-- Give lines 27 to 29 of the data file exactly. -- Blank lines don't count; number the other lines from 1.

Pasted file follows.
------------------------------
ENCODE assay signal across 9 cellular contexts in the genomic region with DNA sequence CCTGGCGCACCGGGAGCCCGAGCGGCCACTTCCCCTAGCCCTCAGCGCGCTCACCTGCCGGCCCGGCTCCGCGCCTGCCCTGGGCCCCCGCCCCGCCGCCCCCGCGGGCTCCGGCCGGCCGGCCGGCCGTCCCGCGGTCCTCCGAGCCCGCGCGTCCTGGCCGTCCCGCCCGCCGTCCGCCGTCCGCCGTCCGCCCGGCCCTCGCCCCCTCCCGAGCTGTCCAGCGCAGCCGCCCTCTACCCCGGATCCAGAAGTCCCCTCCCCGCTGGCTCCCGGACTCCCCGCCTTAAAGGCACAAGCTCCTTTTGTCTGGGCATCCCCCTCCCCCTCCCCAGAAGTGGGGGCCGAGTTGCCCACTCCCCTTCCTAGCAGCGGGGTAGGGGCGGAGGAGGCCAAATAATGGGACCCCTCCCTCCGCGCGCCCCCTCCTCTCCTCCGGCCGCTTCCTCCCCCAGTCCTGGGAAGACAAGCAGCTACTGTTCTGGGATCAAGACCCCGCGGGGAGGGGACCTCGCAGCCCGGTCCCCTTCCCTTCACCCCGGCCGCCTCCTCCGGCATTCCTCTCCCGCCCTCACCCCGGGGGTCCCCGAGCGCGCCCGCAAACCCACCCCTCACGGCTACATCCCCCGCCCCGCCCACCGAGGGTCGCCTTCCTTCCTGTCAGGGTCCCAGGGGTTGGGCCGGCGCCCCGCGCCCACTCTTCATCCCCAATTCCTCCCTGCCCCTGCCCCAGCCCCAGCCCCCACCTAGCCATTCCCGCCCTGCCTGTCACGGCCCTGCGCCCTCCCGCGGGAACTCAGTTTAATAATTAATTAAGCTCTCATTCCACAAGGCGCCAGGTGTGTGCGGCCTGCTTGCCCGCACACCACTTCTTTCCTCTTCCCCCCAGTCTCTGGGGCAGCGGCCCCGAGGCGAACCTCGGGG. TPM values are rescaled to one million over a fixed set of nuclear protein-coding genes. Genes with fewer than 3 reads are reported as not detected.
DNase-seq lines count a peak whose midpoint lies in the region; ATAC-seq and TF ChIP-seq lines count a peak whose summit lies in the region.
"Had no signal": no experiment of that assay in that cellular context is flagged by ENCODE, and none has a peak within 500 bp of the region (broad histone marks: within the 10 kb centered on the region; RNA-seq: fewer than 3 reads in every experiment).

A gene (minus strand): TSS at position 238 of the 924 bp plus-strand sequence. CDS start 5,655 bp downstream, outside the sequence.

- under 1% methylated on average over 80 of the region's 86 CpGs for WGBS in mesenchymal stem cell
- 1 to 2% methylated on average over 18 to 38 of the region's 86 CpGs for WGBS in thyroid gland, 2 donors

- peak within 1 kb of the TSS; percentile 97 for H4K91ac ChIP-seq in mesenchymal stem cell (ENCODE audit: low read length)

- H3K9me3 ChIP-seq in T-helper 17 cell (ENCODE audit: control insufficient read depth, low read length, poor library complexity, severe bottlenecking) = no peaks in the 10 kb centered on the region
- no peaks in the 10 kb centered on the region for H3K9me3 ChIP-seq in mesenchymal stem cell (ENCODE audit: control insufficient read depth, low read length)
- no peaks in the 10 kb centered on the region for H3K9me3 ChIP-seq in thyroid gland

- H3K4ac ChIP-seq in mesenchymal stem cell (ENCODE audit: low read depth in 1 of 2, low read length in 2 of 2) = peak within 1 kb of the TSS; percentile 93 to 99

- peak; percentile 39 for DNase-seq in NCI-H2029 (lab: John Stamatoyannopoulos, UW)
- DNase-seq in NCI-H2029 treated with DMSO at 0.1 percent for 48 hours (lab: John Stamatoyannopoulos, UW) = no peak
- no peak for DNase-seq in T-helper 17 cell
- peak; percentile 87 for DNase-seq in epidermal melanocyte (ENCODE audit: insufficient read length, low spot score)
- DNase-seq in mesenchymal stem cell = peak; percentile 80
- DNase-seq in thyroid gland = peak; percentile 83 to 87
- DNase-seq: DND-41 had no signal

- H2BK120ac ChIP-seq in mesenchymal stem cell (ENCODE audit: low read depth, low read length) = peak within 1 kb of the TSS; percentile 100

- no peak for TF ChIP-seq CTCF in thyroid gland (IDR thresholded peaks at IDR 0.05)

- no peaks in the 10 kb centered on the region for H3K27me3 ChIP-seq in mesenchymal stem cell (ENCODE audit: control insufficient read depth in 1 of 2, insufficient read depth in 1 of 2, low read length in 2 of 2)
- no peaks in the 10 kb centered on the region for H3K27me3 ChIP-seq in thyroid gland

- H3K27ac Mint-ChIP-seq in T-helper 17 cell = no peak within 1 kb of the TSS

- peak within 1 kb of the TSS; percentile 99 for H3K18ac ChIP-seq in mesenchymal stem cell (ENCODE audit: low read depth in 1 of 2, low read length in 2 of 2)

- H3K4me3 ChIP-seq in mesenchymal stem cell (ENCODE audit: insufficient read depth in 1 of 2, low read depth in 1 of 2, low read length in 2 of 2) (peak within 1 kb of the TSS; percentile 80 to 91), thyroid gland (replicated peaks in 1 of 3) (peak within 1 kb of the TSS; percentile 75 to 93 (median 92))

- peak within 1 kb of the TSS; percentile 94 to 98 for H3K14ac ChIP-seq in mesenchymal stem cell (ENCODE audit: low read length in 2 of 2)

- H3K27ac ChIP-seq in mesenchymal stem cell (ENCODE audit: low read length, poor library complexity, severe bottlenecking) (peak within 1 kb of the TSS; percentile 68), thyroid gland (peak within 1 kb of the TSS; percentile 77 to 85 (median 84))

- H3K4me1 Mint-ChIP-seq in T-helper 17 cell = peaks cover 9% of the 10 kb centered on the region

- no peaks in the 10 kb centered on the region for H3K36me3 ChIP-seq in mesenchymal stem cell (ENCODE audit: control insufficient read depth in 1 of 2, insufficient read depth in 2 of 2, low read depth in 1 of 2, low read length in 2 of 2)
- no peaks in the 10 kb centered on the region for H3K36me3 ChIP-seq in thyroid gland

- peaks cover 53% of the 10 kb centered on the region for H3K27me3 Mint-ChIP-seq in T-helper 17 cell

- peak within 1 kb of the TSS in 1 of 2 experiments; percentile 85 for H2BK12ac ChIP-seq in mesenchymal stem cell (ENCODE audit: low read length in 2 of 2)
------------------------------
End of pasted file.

- H3K27ac ChIP-seq in mesenchymal stem cell (ENCODE audit: low read length, poor library complexity, severe bottlenecking) (peak within 1 kb of the TSS; percentile 68), thyroid gland (peak within 1 kb of the TSS; percentile 77 to 85 (median 84))

- H3K4me1 Mint-ChIP-seq in T-helper 17 cell = peaks cover 9% of the 10 kb centered on the region

- no peaks in the 10 kb centered on the region for H3K36me3 ChIP-seq in mesenchymal stem cell (ENCODE audit: control insufficient read depth in 1 of 2, insufficient read depth in 2 of 2, low read depth in 1 of 2, low read length in 2 of 2)